2. Endorse the chief competitor. We find a quote made by you on the primary competitor’s website extolling the wonders of the competitor. First, it would have been nice to know that you represented our competitor. Secondly, you providing the quote shows amazingly poor judgment. You should never pick sides. (And in hindsight, we kicked the other company’s butt, so you chose wrong). You’re fired.
3. You provide little leadership and wait for someone else to come up with the answer. The company is in a sticky situation. It’s unique and it’s dire. There are many phone calls with lots of other partners and associates on the phone billing away. You and your team provide absolutely no thought leadership on how to “fix” the problem. Instead, the CEO, another executive or I come up with the solution, but you (probably in order to save face) tell us that we are idiots and that it will never work. We have to hire another law firm to vet our idea and they say “great idea – it works.” Company survives. You don’t. You’re fired.
4. You provide advice to the CEO adverse to the company’s interest. Things aren’t going well at the company. The board is mulling around thinking about replacing the CEO. In contentious discussions to remove the CEO, it becomes apparent that you and the CEO have been having side discussions. Specifically you have advised him regarding his leverage that he has against the company in order to either keep his job or extort a larger settlement agreement. Guess what? You’re Fired. (But not by the CEO, the board makes it a “two-fer” and you and the CEO are out).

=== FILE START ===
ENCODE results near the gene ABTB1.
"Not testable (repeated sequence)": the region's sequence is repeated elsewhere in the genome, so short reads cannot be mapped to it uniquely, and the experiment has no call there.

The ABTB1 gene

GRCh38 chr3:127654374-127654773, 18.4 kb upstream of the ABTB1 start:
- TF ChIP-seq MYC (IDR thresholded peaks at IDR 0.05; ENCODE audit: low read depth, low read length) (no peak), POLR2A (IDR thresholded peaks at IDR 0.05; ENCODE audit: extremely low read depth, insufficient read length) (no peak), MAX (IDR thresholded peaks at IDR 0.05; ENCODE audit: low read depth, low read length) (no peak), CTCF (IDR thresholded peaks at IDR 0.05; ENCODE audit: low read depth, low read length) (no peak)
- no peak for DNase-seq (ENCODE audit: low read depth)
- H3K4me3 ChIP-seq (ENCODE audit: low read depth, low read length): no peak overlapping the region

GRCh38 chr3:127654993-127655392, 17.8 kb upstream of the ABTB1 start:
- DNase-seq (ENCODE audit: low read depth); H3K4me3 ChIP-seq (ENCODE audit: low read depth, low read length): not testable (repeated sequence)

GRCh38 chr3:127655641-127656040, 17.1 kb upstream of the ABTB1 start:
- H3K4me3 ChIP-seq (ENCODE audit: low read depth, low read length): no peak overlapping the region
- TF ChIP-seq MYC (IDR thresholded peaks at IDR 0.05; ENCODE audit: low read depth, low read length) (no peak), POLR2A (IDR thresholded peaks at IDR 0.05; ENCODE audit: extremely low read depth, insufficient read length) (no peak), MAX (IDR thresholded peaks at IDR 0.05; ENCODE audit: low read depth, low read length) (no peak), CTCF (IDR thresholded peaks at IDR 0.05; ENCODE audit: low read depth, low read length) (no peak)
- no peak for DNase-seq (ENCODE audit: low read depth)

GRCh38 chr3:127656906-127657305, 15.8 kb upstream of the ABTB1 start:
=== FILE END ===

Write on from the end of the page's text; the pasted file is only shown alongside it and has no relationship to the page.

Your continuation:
Actions that get you fired sooner than later
1. Be lax in your advice and get it wrong. Yeah, we all make mistakes, but being lazy and riffing off the cuff about legal issues and then being proved wrong is something that can doom your relationship. If you come to the board meetings, sit back and offer opinions that later turn out wrong, you will have a short stay as company counsel. Specifically what annoys me the most is when lawyers riff about subject areas that they aren’t experts (e.g. corporate guy guessing about litigation issues) and don’t bother to check their own advice with their own firm after the board meeting. Let’s call this: “You’re fired over time”